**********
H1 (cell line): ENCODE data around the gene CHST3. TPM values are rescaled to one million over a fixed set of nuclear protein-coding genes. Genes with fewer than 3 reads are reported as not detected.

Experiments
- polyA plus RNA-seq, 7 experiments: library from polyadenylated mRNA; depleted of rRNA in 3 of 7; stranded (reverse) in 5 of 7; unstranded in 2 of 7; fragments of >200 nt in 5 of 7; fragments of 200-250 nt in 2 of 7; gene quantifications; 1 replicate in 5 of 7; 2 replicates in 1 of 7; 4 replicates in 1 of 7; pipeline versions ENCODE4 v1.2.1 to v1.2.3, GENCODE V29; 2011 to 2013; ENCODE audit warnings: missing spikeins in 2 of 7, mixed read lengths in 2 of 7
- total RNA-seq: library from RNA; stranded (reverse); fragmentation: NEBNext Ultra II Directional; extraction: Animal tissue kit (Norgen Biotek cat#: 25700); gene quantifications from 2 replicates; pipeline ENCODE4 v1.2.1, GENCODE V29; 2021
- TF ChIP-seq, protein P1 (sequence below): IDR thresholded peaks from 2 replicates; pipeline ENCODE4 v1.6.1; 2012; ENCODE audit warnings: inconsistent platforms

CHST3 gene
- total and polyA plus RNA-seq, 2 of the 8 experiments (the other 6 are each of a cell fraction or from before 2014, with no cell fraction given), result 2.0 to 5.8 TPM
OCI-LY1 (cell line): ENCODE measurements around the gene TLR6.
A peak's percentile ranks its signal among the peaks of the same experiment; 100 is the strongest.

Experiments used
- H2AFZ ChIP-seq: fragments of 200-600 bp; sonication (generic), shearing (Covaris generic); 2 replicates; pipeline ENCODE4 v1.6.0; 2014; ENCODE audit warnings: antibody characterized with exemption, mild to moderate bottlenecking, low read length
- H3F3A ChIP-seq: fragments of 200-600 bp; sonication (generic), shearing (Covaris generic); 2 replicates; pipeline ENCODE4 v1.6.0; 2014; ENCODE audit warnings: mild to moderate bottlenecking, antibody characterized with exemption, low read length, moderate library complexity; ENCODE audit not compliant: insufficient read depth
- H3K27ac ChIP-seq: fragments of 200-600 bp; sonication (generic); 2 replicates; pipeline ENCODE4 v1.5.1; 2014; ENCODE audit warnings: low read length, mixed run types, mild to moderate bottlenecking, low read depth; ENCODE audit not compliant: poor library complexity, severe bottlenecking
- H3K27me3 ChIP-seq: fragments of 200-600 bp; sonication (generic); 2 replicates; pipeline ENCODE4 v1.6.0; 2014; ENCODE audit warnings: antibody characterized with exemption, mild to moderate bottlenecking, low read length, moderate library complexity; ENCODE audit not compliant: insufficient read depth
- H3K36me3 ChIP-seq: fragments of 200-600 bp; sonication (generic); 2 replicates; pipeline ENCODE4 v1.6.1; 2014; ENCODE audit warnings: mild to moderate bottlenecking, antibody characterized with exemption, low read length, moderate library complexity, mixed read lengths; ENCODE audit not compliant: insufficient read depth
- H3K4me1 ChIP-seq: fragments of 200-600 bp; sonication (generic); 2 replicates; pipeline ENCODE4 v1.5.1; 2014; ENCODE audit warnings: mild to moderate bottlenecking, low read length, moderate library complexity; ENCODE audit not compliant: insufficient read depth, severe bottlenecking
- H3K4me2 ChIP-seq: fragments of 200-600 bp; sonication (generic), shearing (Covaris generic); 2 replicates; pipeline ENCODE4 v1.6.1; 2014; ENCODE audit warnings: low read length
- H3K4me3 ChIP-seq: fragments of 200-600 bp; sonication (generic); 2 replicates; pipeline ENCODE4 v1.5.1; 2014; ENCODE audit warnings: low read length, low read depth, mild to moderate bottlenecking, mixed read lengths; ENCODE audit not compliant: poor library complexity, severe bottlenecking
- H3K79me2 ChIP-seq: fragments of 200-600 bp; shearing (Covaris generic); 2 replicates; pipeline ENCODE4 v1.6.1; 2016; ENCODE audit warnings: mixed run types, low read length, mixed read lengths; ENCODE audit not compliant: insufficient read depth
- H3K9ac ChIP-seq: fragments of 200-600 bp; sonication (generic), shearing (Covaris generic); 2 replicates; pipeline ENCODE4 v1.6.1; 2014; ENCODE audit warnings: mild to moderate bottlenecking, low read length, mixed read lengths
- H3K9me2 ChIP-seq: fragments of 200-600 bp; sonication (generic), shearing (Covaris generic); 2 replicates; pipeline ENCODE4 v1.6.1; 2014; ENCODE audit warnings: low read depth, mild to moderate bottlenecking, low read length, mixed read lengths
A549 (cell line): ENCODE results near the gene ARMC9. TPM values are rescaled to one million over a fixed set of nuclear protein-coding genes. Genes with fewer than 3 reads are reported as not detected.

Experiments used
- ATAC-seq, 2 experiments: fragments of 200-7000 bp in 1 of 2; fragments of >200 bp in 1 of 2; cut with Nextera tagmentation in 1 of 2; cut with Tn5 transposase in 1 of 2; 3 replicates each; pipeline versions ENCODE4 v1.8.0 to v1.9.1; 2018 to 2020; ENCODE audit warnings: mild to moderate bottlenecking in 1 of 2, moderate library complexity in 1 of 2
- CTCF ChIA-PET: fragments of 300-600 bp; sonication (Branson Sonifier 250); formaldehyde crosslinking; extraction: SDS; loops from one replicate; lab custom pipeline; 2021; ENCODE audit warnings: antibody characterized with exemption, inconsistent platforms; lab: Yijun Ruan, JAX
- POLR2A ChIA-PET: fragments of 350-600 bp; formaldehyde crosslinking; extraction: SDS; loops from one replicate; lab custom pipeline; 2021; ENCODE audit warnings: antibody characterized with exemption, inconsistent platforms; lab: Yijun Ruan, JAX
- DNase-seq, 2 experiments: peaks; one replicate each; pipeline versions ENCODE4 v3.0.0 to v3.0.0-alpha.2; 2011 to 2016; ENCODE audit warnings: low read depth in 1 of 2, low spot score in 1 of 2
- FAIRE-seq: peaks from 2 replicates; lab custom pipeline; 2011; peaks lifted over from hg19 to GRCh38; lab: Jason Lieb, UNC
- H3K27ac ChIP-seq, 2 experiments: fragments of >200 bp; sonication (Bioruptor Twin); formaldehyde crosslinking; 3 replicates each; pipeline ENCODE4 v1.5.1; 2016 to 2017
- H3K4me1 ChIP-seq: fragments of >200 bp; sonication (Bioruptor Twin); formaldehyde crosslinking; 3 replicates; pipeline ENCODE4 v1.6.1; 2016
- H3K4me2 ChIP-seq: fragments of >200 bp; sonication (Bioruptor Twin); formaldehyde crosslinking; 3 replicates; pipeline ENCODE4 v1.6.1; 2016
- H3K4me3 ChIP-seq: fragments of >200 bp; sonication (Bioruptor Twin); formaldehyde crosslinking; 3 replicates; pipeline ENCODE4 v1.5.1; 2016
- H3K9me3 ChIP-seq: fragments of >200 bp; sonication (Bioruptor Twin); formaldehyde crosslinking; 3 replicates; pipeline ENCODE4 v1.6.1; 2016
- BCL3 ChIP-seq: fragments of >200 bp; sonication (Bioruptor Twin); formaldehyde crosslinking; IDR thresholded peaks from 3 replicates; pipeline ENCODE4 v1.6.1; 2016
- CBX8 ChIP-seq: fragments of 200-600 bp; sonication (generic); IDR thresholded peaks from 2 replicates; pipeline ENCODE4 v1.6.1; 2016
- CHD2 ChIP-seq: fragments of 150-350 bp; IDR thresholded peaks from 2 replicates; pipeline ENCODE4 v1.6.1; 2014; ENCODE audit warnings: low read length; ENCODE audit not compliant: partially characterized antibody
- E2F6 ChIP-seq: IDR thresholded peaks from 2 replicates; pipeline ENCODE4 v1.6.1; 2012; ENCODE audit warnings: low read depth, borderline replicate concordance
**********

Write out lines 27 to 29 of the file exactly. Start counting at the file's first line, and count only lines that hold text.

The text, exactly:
- DNase-seq, 2 experiments: peaks; one replicate each; pipeline versions ENCODE4 v3.0.0 to v3.0.0-alpha.2; 2011 to 2016; ENCODE audit warnings: low read depth in 1 of 2, low spot score in 1 of 2
- FAIRE-seq: peaks from 2 replicates; lab custom pipeline; 2011; peaks lifted over from hg19 to GRCh38; lab: Jason Lieb, UNC
- H3K27ac ChIP-seq, 2 experiments: fragments of >200 bp; sonication (Bioruptor Twin); formaldehyde crosslinking; 3 replicates each; pipeline ENCODE4 v1.5.1; 2016 to 2017